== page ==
Creating Braille Signs: 3 Things You Need to Know

If you are working to make sure a building is accessible to people with additional needs, there are a number of things you will need to consider. Alongside wheelchair ramps and lifts, you will also need to install braille signage so those who need assistance with their sight can easily navigate the space. There are certain requirements which need to be met to ensure that braille signage meets the current requirements. Read on to find out more about installing braille tactile signs in your building complex.

Always Arial

When you are designing signage for the rest of your building, you will expect to look through the many different fonts which are available until you find the perfect fit. However, when it comes to designing braille signage, only one font will do. Australian law states that braille characters should be produced using standard Arial font, without the use of script, italicisation or decoration. The reason for this is very simple. Arial is a very clear font which is evenly spaced when typed. These features make it easier to read using touch alone when compared to other typefaces. Due to the differences between fonts, the use of another typeface could confuse a person who is expecting to run their hands over a message produced using Arial.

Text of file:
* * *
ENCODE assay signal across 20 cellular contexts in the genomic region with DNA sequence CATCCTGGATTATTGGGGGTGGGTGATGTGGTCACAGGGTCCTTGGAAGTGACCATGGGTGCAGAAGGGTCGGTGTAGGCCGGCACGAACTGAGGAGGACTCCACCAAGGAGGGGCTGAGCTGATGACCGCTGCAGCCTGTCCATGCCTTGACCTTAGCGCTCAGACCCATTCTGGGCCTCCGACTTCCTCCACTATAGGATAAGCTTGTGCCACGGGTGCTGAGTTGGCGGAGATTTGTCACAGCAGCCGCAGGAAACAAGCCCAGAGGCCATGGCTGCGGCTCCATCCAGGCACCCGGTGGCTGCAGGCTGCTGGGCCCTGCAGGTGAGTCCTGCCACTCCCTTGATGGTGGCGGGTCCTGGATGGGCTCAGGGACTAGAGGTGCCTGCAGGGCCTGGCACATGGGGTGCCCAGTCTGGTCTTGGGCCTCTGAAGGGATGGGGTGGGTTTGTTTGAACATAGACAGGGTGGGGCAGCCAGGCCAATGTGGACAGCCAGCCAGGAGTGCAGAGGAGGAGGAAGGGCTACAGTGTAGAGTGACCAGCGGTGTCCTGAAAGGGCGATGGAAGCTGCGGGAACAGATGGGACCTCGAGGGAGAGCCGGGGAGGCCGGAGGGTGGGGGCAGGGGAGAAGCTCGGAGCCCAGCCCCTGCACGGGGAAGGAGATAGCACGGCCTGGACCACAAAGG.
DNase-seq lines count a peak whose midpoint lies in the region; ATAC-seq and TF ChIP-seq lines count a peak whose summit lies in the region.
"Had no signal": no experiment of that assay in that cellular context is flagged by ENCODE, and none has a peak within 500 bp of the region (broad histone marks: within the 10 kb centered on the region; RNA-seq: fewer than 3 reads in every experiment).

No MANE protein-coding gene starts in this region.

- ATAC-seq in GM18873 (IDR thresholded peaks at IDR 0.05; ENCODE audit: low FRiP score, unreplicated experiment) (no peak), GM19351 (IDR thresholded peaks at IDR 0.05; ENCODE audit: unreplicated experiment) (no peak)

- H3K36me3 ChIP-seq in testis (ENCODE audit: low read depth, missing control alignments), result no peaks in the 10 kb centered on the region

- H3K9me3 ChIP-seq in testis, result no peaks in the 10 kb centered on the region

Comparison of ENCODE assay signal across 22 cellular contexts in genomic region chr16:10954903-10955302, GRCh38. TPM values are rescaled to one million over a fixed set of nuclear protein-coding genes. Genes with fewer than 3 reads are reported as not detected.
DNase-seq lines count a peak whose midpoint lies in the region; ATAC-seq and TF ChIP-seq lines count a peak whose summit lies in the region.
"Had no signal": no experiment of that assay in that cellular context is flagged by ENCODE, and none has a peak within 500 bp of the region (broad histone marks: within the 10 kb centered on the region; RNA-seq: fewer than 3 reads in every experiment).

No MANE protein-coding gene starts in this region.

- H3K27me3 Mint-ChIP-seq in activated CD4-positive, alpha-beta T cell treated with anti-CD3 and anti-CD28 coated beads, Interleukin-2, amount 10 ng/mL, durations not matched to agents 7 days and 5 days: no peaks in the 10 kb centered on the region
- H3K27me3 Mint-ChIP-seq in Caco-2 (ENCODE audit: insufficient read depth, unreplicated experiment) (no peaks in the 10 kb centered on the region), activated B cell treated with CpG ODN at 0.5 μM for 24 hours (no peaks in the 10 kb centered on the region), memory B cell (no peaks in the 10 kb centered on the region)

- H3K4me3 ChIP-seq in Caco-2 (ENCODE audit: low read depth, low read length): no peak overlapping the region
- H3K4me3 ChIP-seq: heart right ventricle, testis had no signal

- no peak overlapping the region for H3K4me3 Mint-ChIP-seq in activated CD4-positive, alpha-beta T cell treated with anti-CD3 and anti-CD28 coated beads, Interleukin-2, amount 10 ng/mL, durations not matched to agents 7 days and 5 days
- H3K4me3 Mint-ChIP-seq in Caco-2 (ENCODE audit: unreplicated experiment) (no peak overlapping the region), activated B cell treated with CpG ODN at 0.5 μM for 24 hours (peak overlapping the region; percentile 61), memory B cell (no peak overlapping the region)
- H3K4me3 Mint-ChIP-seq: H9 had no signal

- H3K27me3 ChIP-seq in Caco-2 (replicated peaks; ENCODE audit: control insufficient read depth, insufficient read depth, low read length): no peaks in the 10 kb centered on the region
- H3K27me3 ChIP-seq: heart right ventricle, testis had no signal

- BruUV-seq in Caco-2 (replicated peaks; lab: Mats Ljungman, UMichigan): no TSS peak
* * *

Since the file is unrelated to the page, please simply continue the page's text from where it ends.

Proper Spacing

When designing signage using braille, you must pay attention to the spacing between each character. If characters are too close together, this could cause confusion when a person attempts to read the sign as each individual letter will run into the next. The minimum amount space between two separate characters or letters is 2mm. While this distancing can sometimes create signs that look as if they could be compressed for greater aesthetic value, it is important to remember that, unlike visual signs, braille is designed for communication with those who are sight limited and is not based on how pleasing something looks to a sighted person.

Correct Size

When it comes to the size of the characters on your braille sign, you have a little more scope for adjustment. Australian law states that the characters that use braille should be between 15mm and 55mm in height. However, if you plan to use braille on a sign alongside information for a sighted person, the braille should be ay least 20mm

If you're interested in finding out more, you should get in touch with a sign supply company.